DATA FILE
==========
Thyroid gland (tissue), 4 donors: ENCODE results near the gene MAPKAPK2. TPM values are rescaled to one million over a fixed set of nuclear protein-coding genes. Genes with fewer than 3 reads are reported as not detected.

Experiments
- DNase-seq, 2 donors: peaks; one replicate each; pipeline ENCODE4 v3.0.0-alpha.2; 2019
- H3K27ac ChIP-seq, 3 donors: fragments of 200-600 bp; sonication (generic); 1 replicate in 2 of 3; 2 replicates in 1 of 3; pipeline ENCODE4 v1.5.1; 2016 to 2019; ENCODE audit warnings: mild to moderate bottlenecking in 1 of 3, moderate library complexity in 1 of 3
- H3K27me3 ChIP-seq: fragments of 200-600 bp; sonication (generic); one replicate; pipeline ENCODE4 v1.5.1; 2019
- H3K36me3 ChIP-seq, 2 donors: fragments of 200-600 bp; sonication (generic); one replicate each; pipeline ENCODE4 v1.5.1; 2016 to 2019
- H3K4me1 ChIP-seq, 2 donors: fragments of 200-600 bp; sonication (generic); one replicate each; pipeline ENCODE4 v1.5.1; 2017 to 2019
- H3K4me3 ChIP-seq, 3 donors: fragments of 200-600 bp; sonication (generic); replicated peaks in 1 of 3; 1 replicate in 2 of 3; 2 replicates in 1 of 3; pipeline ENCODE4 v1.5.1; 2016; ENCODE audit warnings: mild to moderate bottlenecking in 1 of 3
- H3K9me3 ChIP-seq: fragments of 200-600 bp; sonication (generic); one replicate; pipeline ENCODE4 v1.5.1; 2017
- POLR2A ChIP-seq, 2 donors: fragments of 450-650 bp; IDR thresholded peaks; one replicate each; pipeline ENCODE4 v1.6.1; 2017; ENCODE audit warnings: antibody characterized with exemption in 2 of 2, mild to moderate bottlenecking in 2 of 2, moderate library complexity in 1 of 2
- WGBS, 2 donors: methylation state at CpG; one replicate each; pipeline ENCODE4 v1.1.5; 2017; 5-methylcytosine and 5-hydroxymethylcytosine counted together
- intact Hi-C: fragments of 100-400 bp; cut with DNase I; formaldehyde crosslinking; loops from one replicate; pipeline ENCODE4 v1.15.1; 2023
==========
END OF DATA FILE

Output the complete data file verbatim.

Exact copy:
Thyroid gland (tissue), 4 donors: ENCODE results near the gene MAPKAPK2. TPM values are rescaled to one million over a fixed set of nuclear protein-coding genes. Genes with fewer than 3 reads are reported as not detected.

Experiments
- DNase-seq, 2 donors: peaks; one replicate each; pipeline ENCODE4 v3.0.0-alpha.2; 2019
- H3K27ac ChIP-seq, 3 donors: fragments of 200-600 bp; sonication (generic); 1 replicate in 2 of 3; 2 replicates in 1 of 3; pipeline ENCODE4 v1.5.1; 2016 to 2019; ENCODE audit warnings: mild to moderate bottlenecking in 1 of 3, moderate library complexity in 1 of 3
- H3K27me3 ChIP-seq: fragments of 200-600 bp; sonication (generic); one replicate; pipeline ENCODE4 v1.5.1; 2019
- H3K36me3 ChIP-seq, 2 donors: fragments of 200-600 bp; sonication (generic); one replicate each; pipeline ENCODE4 v1.5.1; 2016 to 2019
- H3K4me1 ChIP-seq, 2 donors: fragments of 200-600 bp; sonication (generic); one replicate each; pipeline ENCODE4 v1.5.1; 2017 to 2019
- H3K4me3 ChIP-seq, 3 donors: fragments of 200-600 bp; sonication (generic); replicated peaks in 1 of 3; 1 replicate in 2 of 3; 2 replicates in 1 of 3; pipeline ENCODE4 v1.5.1; 2016; ENCODE audit warnings: mild to moderate bottlenecking in 1 of 3
- H3K9me3 ChIP-seq: fragments of 200-600 bp; sonication (generic); one replicate; pipeline ENCODE4 v1.5.1; 2017
- POLR2A ChIP-seq, 2 donors: fragments of 450-650 bp; IDR thresholded peaks; one replicate each; pipeline ENCODE4 v1.6.1; 2017; ENCODE audit warnings: antibody characterized with exemption in 2 of 2, mild to moderate bottlenecking in 2 of 2, moderate library complexity in 1 of 2
- WGBS, 2 donors: methylation state at CpG; one replicate each; pipeline ENCODE4 v1.1.5; 2017; 5-methylcytosine and 5-hydroxymethylcytosine counted together
- intact Hi-C: fragments of 100-400 bp; cut with DNase I; formaldehyde crosslinking; loops from one replicate; pipeline ENCODE4 v1.15.1; 2023